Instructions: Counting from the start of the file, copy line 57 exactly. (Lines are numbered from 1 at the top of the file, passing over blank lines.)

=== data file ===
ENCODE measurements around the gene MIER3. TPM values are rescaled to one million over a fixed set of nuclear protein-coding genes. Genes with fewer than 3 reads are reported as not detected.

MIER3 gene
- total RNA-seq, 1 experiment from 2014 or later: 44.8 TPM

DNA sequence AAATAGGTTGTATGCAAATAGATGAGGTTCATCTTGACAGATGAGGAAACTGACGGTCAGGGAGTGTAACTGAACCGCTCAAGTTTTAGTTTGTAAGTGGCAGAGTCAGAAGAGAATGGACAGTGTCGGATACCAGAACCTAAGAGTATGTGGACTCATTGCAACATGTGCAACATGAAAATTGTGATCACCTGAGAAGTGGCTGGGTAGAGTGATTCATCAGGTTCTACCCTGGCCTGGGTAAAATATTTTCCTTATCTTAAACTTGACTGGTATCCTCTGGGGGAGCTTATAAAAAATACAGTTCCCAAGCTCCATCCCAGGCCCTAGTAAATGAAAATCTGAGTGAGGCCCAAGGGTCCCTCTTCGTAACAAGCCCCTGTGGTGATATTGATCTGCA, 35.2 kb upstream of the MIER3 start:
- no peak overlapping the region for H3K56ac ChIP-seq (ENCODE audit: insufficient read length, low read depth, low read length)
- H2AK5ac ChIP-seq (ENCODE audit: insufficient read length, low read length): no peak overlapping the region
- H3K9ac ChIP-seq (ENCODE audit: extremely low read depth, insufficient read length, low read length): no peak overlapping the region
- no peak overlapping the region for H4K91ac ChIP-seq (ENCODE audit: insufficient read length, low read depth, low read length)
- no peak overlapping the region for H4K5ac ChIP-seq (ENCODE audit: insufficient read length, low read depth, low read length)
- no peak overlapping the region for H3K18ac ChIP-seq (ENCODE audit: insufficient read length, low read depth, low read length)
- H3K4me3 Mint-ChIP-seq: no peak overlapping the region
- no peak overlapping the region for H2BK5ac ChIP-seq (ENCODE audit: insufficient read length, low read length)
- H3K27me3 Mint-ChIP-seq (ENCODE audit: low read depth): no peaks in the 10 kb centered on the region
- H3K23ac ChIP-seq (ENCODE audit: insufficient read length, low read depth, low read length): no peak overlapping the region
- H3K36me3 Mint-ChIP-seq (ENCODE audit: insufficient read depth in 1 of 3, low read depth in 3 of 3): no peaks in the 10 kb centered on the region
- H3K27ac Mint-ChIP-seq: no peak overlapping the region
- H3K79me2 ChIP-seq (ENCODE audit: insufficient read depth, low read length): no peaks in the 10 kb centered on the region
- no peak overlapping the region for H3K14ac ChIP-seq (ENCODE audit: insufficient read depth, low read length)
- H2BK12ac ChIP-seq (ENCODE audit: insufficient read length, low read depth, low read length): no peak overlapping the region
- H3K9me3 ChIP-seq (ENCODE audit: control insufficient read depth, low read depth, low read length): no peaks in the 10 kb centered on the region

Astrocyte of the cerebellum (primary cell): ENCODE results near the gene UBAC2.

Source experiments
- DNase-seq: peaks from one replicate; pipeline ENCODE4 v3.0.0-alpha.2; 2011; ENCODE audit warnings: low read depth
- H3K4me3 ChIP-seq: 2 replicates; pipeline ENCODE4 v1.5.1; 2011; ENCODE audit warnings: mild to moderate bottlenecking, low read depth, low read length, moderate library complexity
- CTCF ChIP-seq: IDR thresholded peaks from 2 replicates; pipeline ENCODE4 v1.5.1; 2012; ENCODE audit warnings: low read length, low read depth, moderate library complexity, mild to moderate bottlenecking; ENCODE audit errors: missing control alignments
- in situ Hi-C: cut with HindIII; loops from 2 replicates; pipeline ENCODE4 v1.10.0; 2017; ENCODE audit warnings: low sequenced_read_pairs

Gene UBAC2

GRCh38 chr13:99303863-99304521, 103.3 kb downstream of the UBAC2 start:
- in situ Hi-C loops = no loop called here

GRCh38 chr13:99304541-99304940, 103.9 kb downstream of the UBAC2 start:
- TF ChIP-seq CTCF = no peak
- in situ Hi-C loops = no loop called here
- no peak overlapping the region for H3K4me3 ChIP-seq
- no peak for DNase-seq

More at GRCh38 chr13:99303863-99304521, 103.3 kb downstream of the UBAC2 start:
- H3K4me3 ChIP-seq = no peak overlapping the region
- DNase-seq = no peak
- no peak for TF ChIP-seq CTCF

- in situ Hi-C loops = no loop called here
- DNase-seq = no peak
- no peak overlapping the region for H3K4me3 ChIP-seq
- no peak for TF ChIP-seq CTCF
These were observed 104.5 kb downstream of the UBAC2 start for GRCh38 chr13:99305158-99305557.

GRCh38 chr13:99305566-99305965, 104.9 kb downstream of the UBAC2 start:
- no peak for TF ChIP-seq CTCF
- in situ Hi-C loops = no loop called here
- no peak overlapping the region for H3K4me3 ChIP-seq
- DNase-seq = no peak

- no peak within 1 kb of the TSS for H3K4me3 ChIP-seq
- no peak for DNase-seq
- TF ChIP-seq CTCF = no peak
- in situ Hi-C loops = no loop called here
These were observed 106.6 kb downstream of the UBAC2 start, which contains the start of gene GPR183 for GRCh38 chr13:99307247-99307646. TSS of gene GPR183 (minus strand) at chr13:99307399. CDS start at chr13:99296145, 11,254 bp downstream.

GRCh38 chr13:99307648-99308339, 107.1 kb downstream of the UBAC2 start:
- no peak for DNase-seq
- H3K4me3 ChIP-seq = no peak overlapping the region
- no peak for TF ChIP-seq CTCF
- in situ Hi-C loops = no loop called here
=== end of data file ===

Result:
- no peak for TF ChIP-seq CTCF